Friday, September 2, 2016

Some thoughts on the necessity of hardships in our lives to help us grow and achieve our goals...

Thomas Jefferson said that a nation should have a revolution every twenty years. Since our human lifespans are much shorter than a nation’s, our inner revolutions should be more frequent. Overcoming hardships is how we develop the necessary skillsets to achieve this inner human revolution, which enables us become capable of manifesting the positive changes we pray for. 

Any religion worth practicing tells us that hardships are what make us grow. This is an absolute truth, while some ways of presenting this truth are more helpful than others. 

I heard it said once that we should pray by requesting that God send us hardships for our betterment. There are two problems with this approach. The first is that it invokes a negative response. Upon hearing this guidance, I watched an elderly friend, who had endured her share of suffering, physically recoil and exclaim with embarrassment that she couldn’t bring herself to do that; and because she had been advised that this was an ideal prayer practice, she immediately implied that she felt her inability to pray this way made her less strong or advanced in her faith than the people who do pray this way. 

Our religious practice should make us happy, by giving us the spiritual tools to manifest joy in our lives; I’ve always found the idea of exalting pain and suffering for spiritual elevation, a sort of masochistic piety, to be absolutely abhorrent. 

The second problem is, instead of invoking resonance, it invokes resistance in people, especially if they’re already facing major obstacles and already feeling they have a deficit of happiness and good fortune in their lives. 

We don’t need to pray specifically for more challenges, because life will deliver plenty on its own anyway; any effort we make to change our lives will invoke them. Any time we pray for self-betterment or goal-achievement, some challenge inevitably arises that seems intentioned to block our progress. 

Since that always happens as a law of the universe, why waste our prayer-energy asking for what we’re guaranteed? A better use of our prayer energy is to pray for what we want, and for the wisdom, courage, and endurance to overcome the challenges that inevitably come with that wish. 

That not only feels like a less stressful way to pray, it also keeps our prayers focused on what we want rather than on what we don’t want. If we force ourselves to pray for something that causes us anxiety, we’re going to be sitting there praying with anxiety instead of praying with empowerment. Pray for positive outcomes and the strength to overcome any negativity along the way, instead of praying to manifest negative so we can overcome it. It’s all about perspective.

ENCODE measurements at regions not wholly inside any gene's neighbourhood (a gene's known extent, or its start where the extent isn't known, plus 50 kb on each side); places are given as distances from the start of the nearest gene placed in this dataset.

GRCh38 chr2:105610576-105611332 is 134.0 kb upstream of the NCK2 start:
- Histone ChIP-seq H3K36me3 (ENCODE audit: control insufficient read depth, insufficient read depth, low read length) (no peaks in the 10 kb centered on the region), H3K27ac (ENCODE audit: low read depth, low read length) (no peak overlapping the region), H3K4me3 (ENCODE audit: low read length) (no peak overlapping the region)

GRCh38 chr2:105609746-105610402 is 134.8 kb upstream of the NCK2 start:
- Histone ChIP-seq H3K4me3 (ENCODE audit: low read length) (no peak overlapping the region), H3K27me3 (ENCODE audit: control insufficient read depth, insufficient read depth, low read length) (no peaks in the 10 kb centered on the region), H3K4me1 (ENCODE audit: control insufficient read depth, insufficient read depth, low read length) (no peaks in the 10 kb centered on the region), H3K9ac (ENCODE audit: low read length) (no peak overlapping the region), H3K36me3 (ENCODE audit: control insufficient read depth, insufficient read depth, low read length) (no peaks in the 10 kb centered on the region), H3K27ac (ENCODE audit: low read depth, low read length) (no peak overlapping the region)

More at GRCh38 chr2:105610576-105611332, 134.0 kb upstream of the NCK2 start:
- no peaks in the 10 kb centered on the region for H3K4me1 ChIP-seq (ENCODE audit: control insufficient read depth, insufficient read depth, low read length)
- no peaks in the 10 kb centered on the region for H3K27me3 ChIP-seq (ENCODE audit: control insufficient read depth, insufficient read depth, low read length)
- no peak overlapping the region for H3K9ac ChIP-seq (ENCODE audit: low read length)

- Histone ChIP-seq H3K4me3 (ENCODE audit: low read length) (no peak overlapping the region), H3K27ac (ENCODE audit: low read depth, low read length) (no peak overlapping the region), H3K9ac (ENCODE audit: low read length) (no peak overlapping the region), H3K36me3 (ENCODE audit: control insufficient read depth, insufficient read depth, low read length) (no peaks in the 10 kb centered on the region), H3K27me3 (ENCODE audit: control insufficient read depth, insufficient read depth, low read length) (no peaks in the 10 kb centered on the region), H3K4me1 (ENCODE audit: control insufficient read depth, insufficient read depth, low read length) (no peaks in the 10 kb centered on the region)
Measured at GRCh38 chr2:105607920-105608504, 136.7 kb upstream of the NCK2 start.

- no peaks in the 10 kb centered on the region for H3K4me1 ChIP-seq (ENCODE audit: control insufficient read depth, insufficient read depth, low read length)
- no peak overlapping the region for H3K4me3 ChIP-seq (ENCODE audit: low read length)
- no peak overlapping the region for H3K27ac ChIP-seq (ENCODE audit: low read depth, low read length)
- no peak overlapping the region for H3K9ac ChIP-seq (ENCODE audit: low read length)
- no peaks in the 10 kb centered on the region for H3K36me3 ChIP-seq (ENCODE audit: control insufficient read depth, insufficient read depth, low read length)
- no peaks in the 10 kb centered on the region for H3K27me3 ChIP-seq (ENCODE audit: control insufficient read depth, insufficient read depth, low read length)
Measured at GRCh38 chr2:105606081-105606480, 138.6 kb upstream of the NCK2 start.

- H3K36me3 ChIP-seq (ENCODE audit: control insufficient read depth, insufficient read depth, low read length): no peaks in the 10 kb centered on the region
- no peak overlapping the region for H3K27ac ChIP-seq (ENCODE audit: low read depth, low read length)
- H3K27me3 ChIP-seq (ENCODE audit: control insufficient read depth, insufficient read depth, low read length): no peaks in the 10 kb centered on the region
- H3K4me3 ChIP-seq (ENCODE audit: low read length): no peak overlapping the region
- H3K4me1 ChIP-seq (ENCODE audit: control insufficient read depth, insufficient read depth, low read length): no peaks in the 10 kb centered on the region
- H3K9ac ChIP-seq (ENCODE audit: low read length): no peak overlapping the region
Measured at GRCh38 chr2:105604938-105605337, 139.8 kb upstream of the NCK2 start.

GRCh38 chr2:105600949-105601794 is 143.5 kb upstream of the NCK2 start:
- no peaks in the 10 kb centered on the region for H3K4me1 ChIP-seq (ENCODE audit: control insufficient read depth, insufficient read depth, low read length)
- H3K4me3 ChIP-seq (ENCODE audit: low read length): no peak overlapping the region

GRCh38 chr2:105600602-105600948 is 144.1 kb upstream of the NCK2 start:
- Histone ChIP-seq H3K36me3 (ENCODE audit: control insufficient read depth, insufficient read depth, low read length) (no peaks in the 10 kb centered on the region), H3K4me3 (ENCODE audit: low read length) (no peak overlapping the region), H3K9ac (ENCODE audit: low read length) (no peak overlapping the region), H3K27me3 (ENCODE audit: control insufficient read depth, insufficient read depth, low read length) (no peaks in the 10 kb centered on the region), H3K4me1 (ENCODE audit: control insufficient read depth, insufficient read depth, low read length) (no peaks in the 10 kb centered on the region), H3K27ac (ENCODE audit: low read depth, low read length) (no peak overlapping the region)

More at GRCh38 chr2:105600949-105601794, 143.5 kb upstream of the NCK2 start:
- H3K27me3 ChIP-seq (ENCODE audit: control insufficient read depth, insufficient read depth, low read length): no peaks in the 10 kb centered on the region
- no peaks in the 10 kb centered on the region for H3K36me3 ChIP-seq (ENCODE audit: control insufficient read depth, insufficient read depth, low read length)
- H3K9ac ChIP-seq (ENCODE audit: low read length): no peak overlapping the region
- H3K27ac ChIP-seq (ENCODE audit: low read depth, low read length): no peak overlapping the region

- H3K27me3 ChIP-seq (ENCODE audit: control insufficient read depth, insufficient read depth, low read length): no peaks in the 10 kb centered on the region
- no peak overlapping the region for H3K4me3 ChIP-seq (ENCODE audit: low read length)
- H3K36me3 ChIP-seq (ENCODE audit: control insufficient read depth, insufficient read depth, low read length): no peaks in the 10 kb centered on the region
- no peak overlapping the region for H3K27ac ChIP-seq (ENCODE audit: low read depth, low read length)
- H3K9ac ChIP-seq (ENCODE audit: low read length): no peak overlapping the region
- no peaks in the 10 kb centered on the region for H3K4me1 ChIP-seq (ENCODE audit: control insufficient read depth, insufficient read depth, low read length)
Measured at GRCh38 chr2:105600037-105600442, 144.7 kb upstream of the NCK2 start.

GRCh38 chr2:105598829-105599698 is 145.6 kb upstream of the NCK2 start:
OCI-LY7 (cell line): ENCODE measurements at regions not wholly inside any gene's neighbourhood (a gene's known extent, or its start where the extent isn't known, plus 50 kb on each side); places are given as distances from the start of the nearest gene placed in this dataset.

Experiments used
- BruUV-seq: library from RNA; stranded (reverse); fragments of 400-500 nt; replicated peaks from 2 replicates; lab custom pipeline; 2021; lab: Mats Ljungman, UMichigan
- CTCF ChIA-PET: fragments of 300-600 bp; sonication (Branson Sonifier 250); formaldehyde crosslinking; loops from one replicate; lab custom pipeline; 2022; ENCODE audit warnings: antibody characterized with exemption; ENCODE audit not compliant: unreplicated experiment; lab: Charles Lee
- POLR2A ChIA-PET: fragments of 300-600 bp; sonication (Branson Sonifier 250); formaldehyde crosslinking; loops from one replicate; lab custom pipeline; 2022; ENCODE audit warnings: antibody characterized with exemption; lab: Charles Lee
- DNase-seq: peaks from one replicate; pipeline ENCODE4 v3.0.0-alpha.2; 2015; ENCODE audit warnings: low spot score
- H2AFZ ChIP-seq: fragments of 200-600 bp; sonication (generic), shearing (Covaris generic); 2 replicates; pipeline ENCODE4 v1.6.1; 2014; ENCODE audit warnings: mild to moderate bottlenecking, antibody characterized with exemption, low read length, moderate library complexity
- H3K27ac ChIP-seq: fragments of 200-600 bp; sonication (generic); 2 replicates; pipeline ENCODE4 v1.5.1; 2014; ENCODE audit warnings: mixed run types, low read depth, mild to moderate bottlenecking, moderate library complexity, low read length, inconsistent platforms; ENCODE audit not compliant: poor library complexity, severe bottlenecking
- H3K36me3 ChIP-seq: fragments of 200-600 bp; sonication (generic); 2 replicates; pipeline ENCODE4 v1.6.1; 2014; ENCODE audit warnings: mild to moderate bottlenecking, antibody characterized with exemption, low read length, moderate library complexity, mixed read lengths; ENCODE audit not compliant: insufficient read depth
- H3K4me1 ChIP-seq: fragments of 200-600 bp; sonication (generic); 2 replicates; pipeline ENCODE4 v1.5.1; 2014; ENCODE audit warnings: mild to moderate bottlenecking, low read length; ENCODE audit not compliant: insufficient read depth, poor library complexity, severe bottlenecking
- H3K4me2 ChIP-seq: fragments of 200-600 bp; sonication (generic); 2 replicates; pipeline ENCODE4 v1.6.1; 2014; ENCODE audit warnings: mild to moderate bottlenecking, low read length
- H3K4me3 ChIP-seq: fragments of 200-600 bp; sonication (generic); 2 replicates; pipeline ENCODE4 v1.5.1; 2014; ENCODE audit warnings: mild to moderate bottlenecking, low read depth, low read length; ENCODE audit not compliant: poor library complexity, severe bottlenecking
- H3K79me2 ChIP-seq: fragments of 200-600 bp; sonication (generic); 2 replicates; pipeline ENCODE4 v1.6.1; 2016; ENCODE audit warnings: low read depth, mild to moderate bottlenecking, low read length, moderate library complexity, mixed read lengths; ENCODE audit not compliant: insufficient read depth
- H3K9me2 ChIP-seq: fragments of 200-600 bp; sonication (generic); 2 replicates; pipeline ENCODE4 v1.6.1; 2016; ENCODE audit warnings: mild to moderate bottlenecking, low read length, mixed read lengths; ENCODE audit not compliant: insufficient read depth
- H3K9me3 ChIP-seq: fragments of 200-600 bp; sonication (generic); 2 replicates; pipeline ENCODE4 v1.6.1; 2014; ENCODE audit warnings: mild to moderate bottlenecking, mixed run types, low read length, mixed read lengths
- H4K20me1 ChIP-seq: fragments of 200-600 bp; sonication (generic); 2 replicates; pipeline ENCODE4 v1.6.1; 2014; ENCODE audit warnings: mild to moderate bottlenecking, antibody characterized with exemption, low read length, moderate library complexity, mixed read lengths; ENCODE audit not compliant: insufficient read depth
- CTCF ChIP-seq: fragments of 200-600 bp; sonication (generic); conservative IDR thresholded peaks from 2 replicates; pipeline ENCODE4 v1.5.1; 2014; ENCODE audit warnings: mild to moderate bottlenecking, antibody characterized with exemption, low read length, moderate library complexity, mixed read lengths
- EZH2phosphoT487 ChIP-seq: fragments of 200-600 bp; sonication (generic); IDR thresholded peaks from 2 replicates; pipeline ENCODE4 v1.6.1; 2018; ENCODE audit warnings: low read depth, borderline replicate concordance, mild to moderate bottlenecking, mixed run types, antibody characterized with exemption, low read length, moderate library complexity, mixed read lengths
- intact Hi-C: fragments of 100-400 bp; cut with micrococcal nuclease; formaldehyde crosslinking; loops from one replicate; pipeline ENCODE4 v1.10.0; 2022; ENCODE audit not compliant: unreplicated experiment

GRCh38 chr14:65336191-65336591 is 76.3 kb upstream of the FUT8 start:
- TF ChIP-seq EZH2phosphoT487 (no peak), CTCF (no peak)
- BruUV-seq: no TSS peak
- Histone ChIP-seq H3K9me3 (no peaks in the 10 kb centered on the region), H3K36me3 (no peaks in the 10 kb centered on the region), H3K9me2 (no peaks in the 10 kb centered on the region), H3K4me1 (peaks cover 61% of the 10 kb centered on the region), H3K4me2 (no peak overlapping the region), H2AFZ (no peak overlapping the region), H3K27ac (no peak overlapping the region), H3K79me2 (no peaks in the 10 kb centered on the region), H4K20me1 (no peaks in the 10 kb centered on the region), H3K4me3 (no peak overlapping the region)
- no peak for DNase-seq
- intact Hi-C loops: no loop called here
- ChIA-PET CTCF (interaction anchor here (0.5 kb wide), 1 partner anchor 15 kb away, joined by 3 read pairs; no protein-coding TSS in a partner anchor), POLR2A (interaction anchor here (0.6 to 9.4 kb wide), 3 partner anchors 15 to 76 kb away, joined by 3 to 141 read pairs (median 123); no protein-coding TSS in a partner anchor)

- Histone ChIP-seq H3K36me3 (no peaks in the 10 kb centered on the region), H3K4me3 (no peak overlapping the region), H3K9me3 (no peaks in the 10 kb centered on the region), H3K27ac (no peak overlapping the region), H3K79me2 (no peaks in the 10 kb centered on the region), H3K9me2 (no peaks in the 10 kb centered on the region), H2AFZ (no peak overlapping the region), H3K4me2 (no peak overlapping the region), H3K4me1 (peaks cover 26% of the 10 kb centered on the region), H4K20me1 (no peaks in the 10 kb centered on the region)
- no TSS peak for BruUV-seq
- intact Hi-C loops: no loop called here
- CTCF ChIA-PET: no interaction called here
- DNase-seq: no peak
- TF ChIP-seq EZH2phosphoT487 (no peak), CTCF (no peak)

We’re already taught in our society to over-emphasize the negative, to seek to connect through complaining and suffering rather than through discussing how we’ve triumphed (or how we intend to); we certainly don’t need to add any more negativity to our lives by tainting the purity of our spiritual practice. 

By purity here I don’t mean some moralistic idea of “piety” (whatever that means) or being untainted in the sense of trying to attain some inhuman idea of perfection by renouncing all human desires and quirks. I mean purity in the sense of being incorruptible—uncorrupted by persistent doubt, resentment, or fear that we allow to stop us from what we’re trying to achieve. 

One of my favorite quotes by SGI President Daisaku Ikeda speaks to this kind of incorruptibility: “True freedom does not mean an absence of all restrictions. It means possessing unshakable conviction in the face of any obstacle. This is true freedom.” 

This kind of purity of conviction is the key to our enlightenment as human beings seeking to fulfill our missions in this lifetime, not praying for specific things to happen (positive or negative) as though our human revolution is a process we can successfully micro-manage. 

There’s always going to be a chaos-factor in our lives; we will have much better outcomes if we learn how to work with that chaos rather than pray in extremes: The extreme of resisting it or the extreme of asking it to do its worst. 

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Image: “Prayer tobacco bundle” [detail from “Spirit Vine Climb”] by Karla Joy Huber, 2008; oil pastel

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